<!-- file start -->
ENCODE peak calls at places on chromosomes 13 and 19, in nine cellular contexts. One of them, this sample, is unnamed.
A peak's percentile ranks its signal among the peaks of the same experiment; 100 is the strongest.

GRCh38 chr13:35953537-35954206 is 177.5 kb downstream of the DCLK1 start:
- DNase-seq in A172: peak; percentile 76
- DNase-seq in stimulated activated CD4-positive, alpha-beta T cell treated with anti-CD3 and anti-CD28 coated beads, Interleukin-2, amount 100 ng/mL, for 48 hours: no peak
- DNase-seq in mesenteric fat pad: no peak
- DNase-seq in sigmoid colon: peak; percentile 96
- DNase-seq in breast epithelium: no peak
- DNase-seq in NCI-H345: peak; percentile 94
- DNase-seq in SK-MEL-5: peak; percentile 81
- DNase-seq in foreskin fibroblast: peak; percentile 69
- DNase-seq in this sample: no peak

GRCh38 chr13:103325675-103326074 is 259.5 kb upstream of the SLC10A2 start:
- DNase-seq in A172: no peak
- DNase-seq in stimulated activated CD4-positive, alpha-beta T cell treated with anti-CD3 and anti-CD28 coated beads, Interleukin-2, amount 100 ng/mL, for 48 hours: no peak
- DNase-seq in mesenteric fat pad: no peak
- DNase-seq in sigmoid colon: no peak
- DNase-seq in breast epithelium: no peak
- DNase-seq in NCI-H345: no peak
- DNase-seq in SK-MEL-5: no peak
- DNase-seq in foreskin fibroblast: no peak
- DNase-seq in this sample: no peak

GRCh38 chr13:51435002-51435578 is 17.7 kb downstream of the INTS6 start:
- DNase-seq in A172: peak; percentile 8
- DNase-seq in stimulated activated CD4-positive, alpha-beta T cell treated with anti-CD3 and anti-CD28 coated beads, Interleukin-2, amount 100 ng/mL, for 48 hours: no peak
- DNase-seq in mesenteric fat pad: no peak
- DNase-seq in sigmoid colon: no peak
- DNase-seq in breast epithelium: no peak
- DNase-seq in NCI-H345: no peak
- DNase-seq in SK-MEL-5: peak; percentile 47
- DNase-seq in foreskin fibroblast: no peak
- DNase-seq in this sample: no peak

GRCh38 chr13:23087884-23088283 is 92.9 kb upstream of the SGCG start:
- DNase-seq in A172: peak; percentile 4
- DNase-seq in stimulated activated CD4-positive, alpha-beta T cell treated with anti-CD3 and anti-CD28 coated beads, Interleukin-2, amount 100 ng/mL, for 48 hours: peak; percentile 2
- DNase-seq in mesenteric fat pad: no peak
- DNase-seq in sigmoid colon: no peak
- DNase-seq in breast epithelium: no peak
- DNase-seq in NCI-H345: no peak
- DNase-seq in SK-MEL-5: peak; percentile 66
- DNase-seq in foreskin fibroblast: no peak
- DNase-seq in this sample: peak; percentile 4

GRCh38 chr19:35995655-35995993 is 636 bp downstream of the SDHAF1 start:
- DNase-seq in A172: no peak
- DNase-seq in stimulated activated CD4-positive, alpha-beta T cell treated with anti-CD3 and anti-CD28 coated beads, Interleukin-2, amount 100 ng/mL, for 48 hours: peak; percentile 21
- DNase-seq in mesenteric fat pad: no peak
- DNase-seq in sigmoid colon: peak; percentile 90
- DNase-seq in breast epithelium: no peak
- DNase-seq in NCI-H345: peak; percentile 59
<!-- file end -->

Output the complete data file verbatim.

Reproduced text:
ENCODE peak calls at places on chromosomes 13 and 19, in nine cellular contexts. One of them, this sample, is unnamed.
A peak's percentile ranks its signal among the peaks of the same experiment; 100 is the strongest.

GRCh38 chr13:35953537-35954206 is 177.5 kb downstream of the DCLK1 start:
- DNase-seq in A172: peak; percentile 76
- DNase-seq in stimulated activated CD4-positive, alpha-beta T cell treated with anti-CD3 and anti-CD28 coated beads, Interleukin-2, amount 100 ng/mL, for 48 hours: no peak
- DNase-seq in mesenteric fat pad: no peak
- DNase-seq in sigmoid colon: peak; percentile 96
- DNase-seq in breast epithelium: no peak
- DNase-seq in NCI-H345: peak; percentile 94
- DNase-seq in SK-MEL-5: peak; percentile 81
- DNase-seq in foreskin fibroblast: peak; percentile 69
- DNase-seq in this sample: no peak

GRCh38 chr13:103325675-103326074 is 259.5 kb upstream of the SLC10A2 start:
- DNase-seq in A172: no peak
- DNase-seq in stimulated activated CD4-positive, alpha-beta T cell treated with anti-CD3 and anti-CD28 coated beads, Interleukin-2, amount 100 ng/mL, for 48 hours: no peak
- DNase-seq in mesenteric fat pad: no peak
- DNase-seq in sigmoid colon: no peak
- DNase-seq in breast epithelium: no peak
- DNase-seq in NCI-H345: no peak
- DNase-seq in SK-MEL-5: no peak
- DNase-seq in foreskin fibroblast: no peak
- DNase-seq in this sample: no peak

GRCh38 chr13:51435002-51435578 is 17.7 kb downstream of the INTS6 start:
- DNase-seq in A172: peak; percentile 8
- DNase-seq in stimulated activated CD4-positive, alpha-beta T cell treated with anti-CD3 and anti-CD28 coated beads, Interleukin-2, amount 100 ng/mL, for 48 hours: no peak
- DNase-seq in mesenteric fat pad: no peak
- DNase-seq in sigmoid colon: no peak
- DNase-seq in breast epithelium: no peak
- DNase-seq in NCI-H345: no peak
- DNase-seq in SK-MEL-5: peak; percentile 47
- DNase-seq in foreskin fibroblast: no peak
- DNase-seq in this sample: no peak

GRCh38 chr13:23087884-23088283 is 92.9 kb upstream of the SGCG start:
- DNase-seq in A172: peak; percentile 4
- DNase-seq in stimulated activated CD4-positive, alpha-beta T cell treated with anti-CD3 and anti-CD28 coated beads, Interleukin-2, amount 100 ng/mL, for 48 hours: peak; percentile 2
- DNase-seq in mesenteric fat pad: no peak
- DNase-seq in sigmoid colon: no peak
- DNase-seq in breast epithelium: no peak
- DNase-seq in NCI-H345: no peak
- DNase-seq in SK-MEL-5: peak; percentile 66
- DNase-seq in foreskin fibroblast: no peak
- DNase-seq in this sample: peak; percentile 4

GRCh38 chr19:35995655-35995993 is 636 bp downstream of the SDHAF1 start:
- DNase-seq in A172: no peak
- DNase-seq in stimulated activated CD4-positive, alpha-beta T cell treated with anti-CD3 and anti-CD28 coated beads, Interleukin-2, amount 100 ng/mL, for 48 hours: peak; percentile 21
- DNase-seq in mesenteric fat pad: no peak
- DNase-seq in sigmoid colon: peak; percentile 90
- DNase-seq in breast epithelium: no peak
- DNase-seq in NCI-H345: peak; percentile 59